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The second half of 2021 was shaped by a series of battles in the Federal Parliament, with the government attempting to restrict class actions to an extent never seen before. 

The contentious bill introduced to the Parliament in late 2021 proposed a 30% cap on fees for litigation funders and law firms, a strict set of criteria to assess the fairness of a settlement, and implied that common fund orders – a key staple of Australia’s open class actions system – might not be available in the State jurisdictions. This effectively kneecapped the ability of judges to determine the fairness and reasonableness of any proposed settlement, and also raised questions about the constitutionality of the bill given its implied interference in state jurisdictions. 

So far, 2022 is shaping up to be a quieter year in terms of the legislative agenda. With a Federal election fast approaching in May, the government has indicated that it will not attempt to get the bill through the Senate in the limited time remaining. Should a change in government occur, or even just a change in composition of the Senate, the bill may never come to fruition. 

But this does not mean we can rest on our laurels. 

The last three years have demonstrated that now, more than ever, the conservative parts of Australian politics have a desire to restrict class actions. Chief Justice James Allsop went so far as to state that “personal prejudices and assumed positions from limited experience” must be put aside, and it is important that people remember class actions are in the public interest.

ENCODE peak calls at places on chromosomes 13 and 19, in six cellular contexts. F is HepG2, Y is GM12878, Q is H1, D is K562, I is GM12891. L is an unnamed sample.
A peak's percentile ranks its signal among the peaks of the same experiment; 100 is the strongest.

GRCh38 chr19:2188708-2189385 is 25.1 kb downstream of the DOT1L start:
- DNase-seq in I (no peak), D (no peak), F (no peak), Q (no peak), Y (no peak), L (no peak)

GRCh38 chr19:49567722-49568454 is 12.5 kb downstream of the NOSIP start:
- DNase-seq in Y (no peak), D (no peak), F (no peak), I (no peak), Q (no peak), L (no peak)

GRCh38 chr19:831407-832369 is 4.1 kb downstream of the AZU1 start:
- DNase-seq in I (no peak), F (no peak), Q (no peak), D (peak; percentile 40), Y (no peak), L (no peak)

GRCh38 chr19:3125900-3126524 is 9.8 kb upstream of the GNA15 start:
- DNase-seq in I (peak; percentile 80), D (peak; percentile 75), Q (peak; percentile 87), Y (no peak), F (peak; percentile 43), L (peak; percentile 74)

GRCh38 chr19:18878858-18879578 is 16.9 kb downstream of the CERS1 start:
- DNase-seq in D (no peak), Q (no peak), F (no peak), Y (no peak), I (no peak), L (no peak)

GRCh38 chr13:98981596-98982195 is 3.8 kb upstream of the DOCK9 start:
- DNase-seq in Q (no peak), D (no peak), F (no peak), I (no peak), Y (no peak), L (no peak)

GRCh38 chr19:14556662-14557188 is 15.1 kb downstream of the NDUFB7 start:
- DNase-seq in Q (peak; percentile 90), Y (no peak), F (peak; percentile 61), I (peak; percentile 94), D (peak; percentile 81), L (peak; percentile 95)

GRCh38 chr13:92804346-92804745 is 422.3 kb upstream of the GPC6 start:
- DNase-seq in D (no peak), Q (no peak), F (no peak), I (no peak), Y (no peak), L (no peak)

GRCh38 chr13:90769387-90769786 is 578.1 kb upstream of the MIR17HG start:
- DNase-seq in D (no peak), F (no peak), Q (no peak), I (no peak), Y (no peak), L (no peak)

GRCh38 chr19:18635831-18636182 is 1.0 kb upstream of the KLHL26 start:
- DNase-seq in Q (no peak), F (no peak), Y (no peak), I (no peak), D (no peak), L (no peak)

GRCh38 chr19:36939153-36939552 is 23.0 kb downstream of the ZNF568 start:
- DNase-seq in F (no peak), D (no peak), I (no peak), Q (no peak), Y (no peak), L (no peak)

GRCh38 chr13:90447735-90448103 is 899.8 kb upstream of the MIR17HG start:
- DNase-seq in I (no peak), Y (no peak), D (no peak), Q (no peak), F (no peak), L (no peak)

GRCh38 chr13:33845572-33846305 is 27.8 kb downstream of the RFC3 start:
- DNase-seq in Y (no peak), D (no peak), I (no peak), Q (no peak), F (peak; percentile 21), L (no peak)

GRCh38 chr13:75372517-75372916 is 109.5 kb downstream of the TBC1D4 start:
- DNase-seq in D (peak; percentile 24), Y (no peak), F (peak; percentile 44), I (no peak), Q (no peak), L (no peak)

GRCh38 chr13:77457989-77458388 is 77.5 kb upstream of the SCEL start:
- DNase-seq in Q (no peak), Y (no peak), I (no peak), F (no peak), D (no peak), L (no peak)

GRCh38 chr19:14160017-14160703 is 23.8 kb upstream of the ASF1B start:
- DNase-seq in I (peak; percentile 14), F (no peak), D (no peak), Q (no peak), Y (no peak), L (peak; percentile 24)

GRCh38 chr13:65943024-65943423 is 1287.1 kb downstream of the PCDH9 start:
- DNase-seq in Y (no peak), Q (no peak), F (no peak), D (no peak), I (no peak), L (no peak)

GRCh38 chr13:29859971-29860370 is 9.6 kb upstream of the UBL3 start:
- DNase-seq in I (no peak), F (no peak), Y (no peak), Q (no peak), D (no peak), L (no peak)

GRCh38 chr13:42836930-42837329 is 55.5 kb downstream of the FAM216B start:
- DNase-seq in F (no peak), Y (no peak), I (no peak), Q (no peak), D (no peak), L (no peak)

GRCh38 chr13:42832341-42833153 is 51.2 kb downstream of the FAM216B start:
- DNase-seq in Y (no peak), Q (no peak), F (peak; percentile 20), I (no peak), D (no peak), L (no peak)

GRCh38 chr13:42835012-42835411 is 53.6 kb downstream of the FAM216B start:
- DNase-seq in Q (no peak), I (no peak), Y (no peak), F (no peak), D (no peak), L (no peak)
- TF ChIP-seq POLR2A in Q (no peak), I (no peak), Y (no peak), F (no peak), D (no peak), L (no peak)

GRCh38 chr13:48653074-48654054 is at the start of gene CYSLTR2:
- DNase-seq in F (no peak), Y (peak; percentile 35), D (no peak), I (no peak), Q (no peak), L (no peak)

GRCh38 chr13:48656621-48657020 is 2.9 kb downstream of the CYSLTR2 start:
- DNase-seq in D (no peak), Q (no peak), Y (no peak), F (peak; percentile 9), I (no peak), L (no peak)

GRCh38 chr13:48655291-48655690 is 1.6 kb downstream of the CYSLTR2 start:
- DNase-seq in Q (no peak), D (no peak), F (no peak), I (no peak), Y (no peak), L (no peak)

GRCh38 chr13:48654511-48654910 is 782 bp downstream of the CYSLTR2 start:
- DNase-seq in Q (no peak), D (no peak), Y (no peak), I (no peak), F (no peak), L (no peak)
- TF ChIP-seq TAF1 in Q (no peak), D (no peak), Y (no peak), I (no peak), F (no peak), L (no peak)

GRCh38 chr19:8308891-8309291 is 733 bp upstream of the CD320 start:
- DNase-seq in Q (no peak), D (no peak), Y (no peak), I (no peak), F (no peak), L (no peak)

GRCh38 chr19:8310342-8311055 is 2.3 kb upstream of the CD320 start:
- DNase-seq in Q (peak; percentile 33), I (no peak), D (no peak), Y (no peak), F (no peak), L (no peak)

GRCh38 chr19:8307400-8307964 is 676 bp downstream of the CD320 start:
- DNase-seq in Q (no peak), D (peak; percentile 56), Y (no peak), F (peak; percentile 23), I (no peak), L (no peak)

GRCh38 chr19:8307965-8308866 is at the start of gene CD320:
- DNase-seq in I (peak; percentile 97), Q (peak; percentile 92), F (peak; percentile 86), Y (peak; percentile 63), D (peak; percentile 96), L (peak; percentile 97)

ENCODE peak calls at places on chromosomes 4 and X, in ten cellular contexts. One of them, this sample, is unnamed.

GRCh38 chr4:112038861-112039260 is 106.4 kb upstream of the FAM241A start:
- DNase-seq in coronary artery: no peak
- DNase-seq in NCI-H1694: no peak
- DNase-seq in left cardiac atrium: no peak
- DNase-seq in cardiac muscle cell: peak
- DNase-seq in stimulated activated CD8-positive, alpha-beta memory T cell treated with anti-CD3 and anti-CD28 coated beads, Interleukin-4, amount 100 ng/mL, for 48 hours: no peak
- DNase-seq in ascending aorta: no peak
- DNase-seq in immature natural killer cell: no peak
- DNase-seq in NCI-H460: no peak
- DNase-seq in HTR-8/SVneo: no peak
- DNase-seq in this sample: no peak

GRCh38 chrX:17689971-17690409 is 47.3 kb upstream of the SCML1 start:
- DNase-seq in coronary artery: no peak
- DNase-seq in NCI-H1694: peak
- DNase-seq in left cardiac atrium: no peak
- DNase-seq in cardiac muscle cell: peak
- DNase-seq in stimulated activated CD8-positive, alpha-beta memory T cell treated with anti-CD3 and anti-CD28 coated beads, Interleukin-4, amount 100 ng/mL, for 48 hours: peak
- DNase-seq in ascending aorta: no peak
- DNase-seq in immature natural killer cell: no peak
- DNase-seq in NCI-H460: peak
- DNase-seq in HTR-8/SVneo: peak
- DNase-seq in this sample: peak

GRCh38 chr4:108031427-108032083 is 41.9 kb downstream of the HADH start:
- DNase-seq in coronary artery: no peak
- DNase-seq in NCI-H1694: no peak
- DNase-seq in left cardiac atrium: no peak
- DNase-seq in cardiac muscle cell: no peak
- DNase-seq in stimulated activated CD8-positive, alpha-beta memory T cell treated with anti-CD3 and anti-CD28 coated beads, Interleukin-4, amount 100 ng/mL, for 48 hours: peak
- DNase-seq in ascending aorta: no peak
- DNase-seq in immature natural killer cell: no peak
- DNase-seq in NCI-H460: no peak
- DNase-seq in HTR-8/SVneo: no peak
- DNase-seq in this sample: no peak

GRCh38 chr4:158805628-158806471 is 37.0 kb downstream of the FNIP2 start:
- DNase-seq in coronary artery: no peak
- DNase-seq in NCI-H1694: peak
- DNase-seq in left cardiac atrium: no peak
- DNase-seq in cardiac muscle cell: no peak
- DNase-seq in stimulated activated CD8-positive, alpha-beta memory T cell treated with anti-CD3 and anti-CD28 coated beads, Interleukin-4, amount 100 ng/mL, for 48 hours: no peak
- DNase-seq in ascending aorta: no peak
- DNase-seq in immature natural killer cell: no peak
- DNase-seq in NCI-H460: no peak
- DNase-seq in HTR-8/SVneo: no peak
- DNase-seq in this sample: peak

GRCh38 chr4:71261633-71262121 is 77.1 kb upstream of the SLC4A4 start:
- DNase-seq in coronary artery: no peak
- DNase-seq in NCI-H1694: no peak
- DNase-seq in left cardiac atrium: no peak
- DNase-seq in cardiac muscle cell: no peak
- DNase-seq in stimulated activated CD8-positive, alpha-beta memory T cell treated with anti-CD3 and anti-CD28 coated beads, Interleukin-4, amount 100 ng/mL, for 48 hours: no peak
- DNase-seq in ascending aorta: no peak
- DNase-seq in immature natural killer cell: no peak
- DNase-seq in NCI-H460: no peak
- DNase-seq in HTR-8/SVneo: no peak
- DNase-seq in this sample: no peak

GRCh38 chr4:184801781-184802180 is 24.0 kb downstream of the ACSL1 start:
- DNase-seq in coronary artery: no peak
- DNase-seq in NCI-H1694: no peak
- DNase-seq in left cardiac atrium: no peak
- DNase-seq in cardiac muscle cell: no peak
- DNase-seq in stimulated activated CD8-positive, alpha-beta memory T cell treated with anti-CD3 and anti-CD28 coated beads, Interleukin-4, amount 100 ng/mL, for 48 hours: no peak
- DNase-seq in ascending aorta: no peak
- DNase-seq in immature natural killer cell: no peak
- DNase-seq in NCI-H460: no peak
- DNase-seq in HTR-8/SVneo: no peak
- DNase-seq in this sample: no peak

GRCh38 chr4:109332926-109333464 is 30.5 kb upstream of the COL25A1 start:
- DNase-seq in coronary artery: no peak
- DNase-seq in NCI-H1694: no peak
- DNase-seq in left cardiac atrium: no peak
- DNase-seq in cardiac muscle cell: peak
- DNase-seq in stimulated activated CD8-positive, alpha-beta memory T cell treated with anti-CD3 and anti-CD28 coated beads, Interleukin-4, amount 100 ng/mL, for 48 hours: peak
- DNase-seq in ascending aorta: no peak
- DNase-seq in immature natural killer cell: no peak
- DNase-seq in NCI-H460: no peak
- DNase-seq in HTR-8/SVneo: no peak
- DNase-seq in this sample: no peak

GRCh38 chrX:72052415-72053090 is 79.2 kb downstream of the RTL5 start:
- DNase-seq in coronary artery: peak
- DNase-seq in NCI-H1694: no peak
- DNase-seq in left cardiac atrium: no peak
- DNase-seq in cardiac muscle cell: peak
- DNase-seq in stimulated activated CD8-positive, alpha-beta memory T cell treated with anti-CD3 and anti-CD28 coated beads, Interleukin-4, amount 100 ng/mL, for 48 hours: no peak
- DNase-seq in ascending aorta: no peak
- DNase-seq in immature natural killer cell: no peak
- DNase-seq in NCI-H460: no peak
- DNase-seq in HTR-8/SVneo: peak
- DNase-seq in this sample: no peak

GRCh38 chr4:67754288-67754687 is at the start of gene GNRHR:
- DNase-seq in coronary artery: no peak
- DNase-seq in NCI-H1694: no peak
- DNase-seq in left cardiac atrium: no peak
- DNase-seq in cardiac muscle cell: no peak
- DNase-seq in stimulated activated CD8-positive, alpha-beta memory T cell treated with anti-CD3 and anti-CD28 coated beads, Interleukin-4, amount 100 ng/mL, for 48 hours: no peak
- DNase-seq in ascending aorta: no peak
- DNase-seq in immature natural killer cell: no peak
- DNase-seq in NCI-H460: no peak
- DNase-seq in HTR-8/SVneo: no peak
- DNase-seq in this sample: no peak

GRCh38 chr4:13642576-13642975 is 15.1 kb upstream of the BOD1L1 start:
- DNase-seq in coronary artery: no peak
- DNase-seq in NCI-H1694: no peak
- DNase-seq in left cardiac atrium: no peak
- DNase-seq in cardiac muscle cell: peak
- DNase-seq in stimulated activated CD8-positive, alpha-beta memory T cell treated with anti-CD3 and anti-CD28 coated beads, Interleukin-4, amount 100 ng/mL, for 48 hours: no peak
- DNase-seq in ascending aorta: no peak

When the Chief Justice comes out with a public statement like that, it is evident that the government has been playing politics and failing to protect the interests of everyday Australians. In my last column for this publication, I pointed out that 35% of Australians hold shares. This number increases to around 80% when you consider investments through superannuation. If protecting 80% of the population from corporate wrongdoing isn’t in the public interest, I don’t know what is. 

Putting that aside for the moment, 2021 was a momentous year for class actions in Australia. Maurice Blackburn was responsible for over half of all class action settlements in Australia and recovered 73% of the top 10 settlements by value. Of particular note are the settlements for victims of wrongdoing in the QLD Floods class action, the Crown shareholder class action and the Northern Territory Youth case. Our successful judgment on behalf of Indonesian seaweed farmers in the Montara Oil Spill case was also a highlight.

I am looking forward to what our team will deliver this year, as we continue to fight for everyday Australians who otherwise might not have access to justice. 

Andrew Watson
National Head of Class Actions

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